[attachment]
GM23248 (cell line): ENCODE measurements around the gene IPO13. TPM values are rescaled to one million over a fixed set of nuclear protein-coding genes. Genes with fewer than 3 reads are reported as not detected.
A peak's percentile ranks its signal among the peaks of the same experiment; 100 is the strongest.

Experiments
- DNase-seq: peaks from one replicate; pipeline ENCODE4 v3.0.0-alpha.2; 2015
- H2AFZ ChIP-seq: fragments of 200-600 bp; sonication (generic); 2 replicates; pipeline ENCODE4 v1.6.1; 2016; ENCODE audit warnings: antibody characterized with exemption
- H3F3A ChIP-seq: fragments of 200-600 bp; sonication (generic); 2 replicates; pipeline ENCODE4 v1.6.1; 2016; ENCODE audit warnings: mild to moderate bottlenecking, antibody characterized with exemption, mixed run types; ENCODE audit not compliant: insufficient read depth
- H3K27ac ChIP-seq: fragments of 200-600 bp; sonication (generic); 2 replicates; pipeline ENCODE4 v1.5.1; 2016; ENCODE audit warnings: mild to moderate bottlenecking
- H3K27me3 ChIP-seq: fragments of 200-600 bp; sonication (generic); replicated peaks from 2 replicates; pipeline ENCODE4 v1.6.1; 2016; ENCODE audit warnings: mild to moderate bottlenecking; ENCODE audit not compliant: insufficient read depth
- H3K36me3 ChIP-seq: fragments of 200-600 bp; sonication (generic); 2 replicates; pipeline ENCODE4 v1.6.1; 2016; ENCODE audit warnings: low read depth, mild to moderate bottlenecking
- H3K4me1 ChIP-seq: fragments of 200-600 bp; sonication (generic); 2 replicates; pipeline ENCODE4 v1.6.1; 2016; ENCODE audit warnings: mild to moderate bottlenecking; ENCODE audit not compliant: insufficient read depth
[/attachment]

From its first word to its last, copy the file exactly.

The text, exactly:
GM23248 (cell line): ENCODE measurements around the gene IPO13. TPM values are rescaled to one million over a fixed set of nuclear protein-coding genes. Genes with fewer than 3 reads are reported as not detected.
A peak's percentile ranks its signal among the peaks of the same experiment; 100 is the strongest.

Experiments
- DNase-seq: peaks from one replicate; pipeline ENCODE4 v3.0.0-alpha.2; 2015
- H2AFZ ChIP-seq: fragments of 200-600 bp; sonication (generic); 2 replicates; pipeline ENCODE4 v1.6.1; 2016; ENCODE audit warnings: antibody characterized with exemption
- H3F3A ChIP-seq: fragments of 200-600 bp; sonication (generic); 2 replicates; pipeline ENCODE4 v1.6.1; 2016; ENCODE audit warnings: mild to moderate bottlenecking, antibody characterized with exemption, mixed run types; ENCODE audit not compliant: insufficient read depth
- H3K27ac ChIP-seq: fragments of 200-600 bp; sonication (generic); 2 replicates; pipeline ENCODE4 v1.5.1; 2016; ENCODE audit warnings: mild to moderate bottlenecking
- H3K27me3 ChIP-seq: fragments of 200-600 bp; sonication (generic); replicated peaks from 2 replicates; pipeline ENCODE4 v1.6.1; 2016; ENCODE audit warnings: mild to moderate bottlenecking; ENCODE audit not compliant: insufficient read depth
- H3K36me3 ChIP-seq: fragments of 200-600 bp; sonication (generic); 2 replicates; pipeline ENCODE4 v1.6.1; 2016; ENCODE audit warnings: low read depth, mild to moderate bottlenecking
- H3K4me1 ChIP-seq: fragments of 200-600 bp; sonication (generic); 2 replicates; pipeline ENCODE4 v1.6.1; 2016; ENCODE audit warnings: mild to moderate bottlenecking; ENCODE audit not compliant: insufficient read depth